Overall, Modern Times is reminiscent of the loose vibes of Under the Red Sky, Down in the Groove and even, at times, Highway 61 Revisited.

Dylan has always played down his role as some sort of voice for the ’60s generation. A recent book of his past interviews published by Wenner Books clearly shows that Dylan has always considered himself a musician and an individual instead of part of some greater cause.

With Modern Times, Dylan manages to focus on that and as a result he has made one of the best records of his career.

   DJ Hippie


Ween’s Shinola Vol. 1 a perfect fit for those already initiated



Shinola, Vol. 1

MVD Audio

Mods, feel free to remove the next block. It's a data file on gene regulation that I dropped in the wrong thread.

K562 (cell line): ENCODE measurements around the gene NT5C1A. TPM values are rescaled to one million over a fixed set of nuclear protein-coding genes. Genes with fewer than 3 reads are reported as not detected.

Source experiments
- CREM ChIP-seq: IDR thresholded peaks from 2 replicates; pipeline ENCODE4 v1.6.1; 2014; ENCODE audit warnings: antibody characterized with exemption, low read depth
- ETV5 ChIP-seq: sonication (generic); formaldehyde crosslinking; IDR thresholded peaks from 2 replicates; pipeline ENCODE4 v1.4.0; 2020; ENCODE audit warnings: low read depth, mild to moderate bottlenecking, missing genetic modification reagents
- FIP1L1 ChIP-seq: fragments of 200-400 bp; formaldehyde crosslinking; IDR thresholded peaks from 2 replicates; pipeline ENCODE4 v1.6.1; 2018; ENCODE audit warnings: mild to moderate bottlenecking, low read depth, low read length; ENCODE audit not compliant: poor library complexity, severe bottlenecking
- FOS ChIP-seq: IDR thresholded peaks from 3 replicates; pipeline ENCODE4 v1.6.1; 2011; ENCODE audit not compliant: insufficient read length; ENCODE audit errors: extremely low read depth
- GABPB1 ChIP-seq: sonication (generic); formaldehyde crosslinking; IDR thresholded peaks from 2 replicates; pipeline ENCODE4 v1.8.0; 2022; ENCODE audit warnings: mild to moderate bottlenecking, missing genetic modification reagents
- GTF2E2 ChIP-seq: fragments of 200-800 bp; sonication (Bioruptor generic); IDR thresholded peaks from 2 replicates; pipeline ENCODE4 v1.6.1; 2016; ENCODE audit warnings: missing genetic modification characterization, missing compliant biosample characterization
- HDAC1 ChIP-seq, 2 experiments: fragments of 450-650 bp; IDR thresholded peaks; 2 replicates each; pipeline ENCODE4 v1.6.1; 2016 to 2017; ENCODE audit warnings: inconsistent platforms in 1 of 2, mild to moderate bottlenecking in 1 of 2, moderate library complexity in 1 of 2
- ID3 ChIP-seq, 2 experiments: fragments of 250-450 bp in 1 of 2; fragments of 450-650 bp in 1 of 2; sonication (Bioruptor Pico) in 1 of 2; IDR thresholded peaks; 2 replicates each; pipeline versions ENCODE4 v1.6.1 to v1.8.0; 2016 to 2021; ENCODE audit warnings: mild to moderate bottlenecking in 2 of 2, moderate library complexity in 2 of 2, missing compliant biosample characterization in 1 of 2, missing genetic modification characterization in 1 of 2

3.5 out of 5

If you don’t love Ween, you probably won’t dig Shinola, Vol. 1 too much, but if you’re already hooked on Gene and Dean Ween, Shinola is going to be the equivalent to finding the perfect outfit in the back of your neighborhood thrift store.

Originally released by Ween’s own Chocodog label, Shinola Vol. 1 is the first in a series of rarities collections by the ever-wacky Pennsylvania-based duo. Here Dean and Gene Ween’s giddy, genre-hopping sound careens from distorted lo-fi ditties (the bizarre “Tastes Good on th’ Bun”) to surprisingly straightforward pop/rock tunes (the blatantly Elvis Costello-like “Gabrielle,” and the amazingly beautiful “Did You See Me?”).

While this isn’t the best starting point for newcomers to the band’s absurd world (that would be The Mollusk or Chocolate and Cheese), Shinola Vol. 1 is sure to entertain the Ween faithful.